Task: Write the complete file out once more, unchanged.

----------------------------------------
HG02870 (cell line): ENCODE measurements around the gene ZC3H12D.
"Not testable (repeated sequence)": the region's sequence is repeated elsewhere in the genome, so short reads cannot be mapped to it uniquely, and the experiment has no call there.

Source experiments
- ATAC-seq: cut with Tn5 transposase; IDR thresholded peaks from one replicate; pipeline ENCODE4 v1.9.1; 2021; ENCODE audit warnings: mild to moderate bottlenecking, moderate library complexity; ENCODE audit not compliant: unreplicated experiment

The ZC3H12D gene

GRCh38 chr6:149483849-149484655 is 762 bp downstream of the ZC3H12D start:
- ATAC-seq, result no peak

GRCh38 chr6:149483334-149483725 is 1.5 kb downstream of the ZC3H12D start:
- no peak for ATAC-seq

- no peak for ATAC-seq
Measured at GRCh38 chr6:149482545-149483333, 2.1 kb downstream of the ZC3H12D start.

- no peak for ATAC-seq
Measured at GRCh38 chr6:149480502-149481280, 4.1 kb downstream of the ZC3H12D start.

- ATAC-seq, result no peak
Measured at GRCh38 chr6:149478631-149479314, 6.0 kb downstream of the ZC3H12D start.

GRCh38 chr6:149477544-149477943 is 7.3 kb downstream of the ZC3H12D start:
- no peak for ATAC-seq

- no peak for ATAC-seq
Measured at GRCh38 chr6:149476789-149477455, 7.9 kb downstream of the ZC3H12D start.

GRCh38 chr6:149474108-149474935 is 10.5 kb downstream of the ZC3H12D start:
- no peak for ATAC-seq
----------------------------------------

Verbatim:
HG02870 (cell line): ENCODE measurements around the gene ZC3H12D.
"Not testable (repeated sequence)": the region's sequence is repeated elsewhere in the genome, so short reads cannot be mapped to it uniquely, and the experiment has no call there.

Source experiments
- ATAC-seq: cut with Tn5 transposase; IDR thresholded peaks from one replicate; pipeline ENCODE4 v1.9.1; 2021; ENCODE audit warnings: mild to moderate bottlenecking, moderate library complexity; ENCODE audit not compliant: unreplicated experiment

The ZC3H12D gene

GRCh38 chr6:149483849-149484655 is 762 bp downstream of the ZC3H12D start:
- ATAC-seq, result no peak

GRCh38 chr6:149483334-149483725 is 1.5 kb downstream of the ZC3H12D start:
- no peak for ATAC-seq

- no peak for ATAC-seq
Measured at GRCh38 chr6:149482545-149483333, 2.1 kb downstream of the ZC3H12D start.

- no peak for ATAC-seq
Measured at GRCh38 chr6:149480502-149481280, 4.1 kb downstream of the ZC3H12D start.

- ATAC-seq, result no peak
Measured at GRCh38 chr6:149478631-149479314, 6.0 kb downstream of the ZC3H12D start.

GRCh38 chr6:149477544-149477943 is 7.3 kb downstream of the ZC3H12D start:
- no peak for ATAC-seq

- no peak for ATAC-seq
Measured at GRCh38 chr6:149476789-149477455, 7.9 kb downstream of the ZC3H12D start.

GRCh38 chr6:149474108-149474935 is 10.5 kb downstream of the ZC3H12D start:
- no peak for ATAC-seq